Contributor: Harry Cline newcaregiver.org
Yoga is renowned for its ability to strengthen both mind and body. Yoga’s flowing movements and poses build strength and flexibility, while yogic breathing instills calm and clarity in the mind. It’s a valuable addition to anyone’s life, but when we’re in the midst of life’s major challenges is when we need yoga most.
If you’ve recently taken on caring for a senior loved one, make yoga and meditation part of your caregiving toolbox. Caregiving is hard work, and you need to put love and care back into yourself if you’re going to give so much to someone else.
A yoga practice can benefit your aging loved one too. Whether they join you in a full-body flow or practice adaptive yoga alongside you, your family member will enjoy the same mobility-boosting, mood-lifting benefits as you do. Yoga and meditation even help combat cognitive decline, according to research from UCLA.
Many family caregivers face barriers to practicing yoga, but a lack of time, money, or experience shouldn’t keep you from trying this beneficial activity. Even if you only have a few minutes per day to practice at home and learn as you go, you’ll reap powerful benefits. Keep in mind, too, that if you or your loved one is a senior with a Medicare Advantage plan, you probably have access to yoga classes through free gym memberships. Look over you or your loved one’s coverage carefully to see what additional perks are available. If you or your loved one only have Original Medicare, know that you can switch to an alternative Aetna Advantage plan with expanded coverage during open enrollment.
Establishing a Yoga Practice
A consistent yoga practice is the key to making progress. Regular practice also offers the greatest mental health benefits. If stress is building daily but you’re only releasing it every week or two, the stress will eventually overwhelm you.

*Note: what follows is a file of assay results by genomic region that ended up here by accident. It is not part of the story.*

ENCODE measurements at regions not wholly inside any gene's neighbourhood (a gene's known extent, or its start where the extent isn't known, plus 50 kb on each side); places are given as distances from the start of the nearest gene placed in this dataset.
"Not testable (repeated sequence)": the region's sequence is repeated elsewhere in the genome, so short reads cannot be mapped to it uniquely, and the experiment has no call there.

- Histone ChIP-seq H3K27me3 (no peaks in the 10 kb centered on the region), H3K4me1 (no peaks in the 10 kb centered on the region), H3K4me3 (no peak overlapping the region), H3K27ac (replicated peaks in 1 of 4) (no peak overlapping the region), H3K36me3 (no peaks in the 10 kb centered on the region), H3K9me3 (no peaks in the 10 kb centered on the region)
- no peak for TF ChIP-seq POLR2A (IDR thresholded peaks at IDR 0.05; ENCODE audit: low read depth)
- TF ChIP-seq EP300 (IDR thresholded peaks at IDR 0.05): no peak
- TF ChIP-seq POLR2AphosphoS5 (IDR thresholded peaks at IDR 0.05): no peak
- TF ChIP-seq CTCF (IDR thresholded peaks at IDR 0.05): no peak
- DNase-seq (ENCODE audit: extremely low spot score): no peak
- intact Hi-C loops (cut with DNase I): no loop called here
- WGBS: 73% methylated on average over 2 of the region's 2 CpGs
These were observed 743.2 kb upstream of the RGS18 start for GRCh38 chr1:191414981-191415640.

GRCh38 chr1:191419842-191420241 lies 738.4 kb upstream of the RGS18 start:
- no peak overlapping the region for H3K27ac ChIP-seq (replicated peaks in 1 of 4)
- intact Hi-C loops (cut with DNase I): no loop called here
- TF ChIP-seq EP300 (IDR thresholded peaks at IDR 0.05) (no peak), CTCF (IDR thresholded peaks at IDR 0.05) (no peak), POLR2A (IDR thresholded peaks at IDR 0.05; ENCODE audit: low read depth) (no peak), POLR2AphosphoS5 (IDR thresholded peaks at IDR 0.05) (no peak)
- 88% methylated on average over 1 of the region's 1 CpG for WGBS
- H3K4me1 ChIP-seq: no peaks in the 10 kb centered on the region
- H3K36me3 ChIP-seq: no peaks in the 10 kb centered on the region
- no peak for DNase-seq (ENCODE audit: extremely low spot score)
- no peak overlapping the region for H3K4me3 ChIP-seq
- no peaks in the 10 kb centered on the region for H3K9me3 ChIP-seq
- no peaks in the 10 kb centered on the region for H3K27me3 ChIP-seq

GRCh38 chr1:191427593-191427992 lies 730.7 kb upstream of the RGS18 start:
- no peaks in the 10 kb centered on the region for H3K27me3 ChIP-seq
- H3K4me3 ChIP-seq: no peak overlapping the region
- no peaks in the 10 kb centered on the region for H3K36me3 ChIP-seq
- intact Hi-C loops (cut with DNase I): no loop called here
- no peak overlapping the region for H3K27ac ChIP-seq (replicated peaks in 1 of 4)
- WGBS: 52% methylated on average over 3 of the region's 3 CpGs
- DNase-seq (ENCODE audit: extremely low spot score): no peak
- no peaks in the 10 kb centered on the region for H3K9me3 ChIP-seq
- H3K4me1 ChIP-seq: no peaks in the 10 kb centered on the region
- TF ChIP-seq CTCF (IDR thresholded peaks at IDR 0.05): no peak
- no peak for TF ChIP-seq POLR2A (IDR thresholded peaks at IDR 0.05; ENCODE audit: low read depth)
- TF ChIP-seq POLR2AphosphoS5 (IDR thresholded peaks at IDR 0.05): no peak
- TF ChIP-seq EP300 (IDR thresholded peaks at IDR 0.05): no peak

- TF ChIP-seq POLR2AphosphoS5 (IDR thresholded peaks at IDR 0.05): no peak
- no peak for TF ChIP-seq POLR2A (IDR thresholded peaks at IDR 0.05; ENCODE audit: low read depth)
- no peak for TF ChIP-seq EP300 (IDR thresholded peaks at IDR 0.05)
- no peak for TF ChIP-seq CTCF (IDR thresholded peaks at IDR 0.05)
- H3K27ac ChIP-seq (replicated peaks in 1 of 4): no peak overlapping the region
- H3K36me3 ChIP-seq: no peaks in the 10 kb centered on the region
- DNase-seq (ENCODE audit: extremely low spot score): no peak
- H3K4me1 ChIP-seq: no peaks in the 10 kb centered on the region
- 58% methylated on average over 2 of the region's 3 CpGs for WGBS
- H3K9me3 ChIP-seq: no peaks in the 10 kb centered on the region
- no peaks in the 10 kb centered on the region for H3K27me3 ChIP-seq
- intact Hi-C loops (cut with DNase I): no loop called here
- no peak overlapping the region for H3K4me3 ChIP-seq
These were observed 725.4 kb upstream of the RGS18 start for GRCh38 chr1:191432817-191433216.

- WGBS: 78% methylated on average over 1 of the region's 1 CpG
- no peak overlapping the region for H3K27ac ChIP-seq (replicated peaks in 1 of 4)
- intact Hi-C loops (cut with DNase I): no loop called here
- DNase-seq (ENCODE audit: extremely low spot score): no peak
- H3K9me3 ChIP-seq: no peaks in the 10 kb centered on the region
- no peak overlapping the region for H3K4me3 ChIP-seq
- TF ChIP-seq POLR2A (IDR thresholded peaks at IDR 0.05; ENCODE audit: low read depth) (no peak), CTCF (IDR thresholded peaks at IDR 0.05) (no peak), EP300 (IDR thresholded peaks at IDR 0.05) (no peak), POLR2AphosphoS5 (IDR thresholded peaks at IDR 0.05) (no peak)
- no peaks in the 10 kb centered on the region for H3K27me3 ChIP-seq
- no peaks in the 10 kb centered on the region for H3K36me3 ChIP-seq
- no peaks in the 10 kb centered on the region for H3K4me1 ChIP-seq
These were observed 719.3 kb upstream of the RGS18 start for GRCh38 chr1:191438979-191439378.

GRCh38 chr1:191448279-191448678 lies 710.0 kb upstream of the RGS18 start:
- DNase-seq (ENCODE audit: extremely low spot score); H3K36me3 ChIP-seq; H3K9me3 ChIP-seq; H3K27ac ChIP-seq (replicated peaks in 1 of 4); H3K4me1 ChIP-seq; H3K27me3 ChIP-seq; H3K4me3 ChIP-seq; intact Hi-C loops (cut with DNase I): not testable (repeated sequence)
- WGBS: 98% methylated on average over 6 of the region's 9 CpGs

Establish a regular yoga practice by prioritizing it like you prioritize brushing your teeth or making breakfast — make it a regular part of the day that you do out of habit, even if it’s only for five minutes. Create a dedicated space for yoga so it’s not out of sight and out of mind, and keep your mat rolled out as a visual reminder to practice. If you’re living in your loved one’s home and clutter is in the way, free up space (physically and mentally) by moving stuff to storage.
Adaptive Yoga for People with Physical Limitations
Physical limitations shouldn’t keep you or your senior loved one from reaping the benefits of a yoga practice. There are adaptive yoga practices designed for people of different abilities, and most yoga poses are readily modified through the use of props like blocks, blankets, and straps, all of which can be purchased for less than $25 as part of a kit if you shop around.
Chair yoga is the most well-known adaptive yoga practice and the easiest to do at home. Yoga with Adriene’s chair yoga video is a good starting place to learn about chair yoga. You can also work directly with an instructor to learn how to adapt poses for chair yoga. If you can’t make it to a studio, look for an instructor who will come to your home.
Adding Meditation to Your Practice
Life doesn’t always leave room to change clothes and get on the mat. In the moments where you need stress relief and mindfulness but are short on time, turn to meditation.
Meditation is a wonderful way to relieve stress and replenish your empathy as a caregiver. Meditation also helps seniors cope with grief and depression (which takes a toll on your physical and even your dental health), as well as other mental challenges of aging. It also may improve digestion and circulation.
Many people find it difficult to get started with meditation. Taking time to stop, breathe, and clear the mind goes against our habitually busy nature, but again, consistency is key. You may struggle to stay clear-headed the first few times you meditate, but with practice, you’ll develop the skills and be able to rely on meditation for relief in difficult moments
Adopting a yoga practice is a way to recognize the need for self-care in the caregiving equation. It’s also a wonderful way to improve the life of your aging loved one. Whether you’re a brand new caregiver or a long-time carer in search of better self-care, make yoga and meditation part of your caregiving experience.
To learn more: www.newcaregiver.org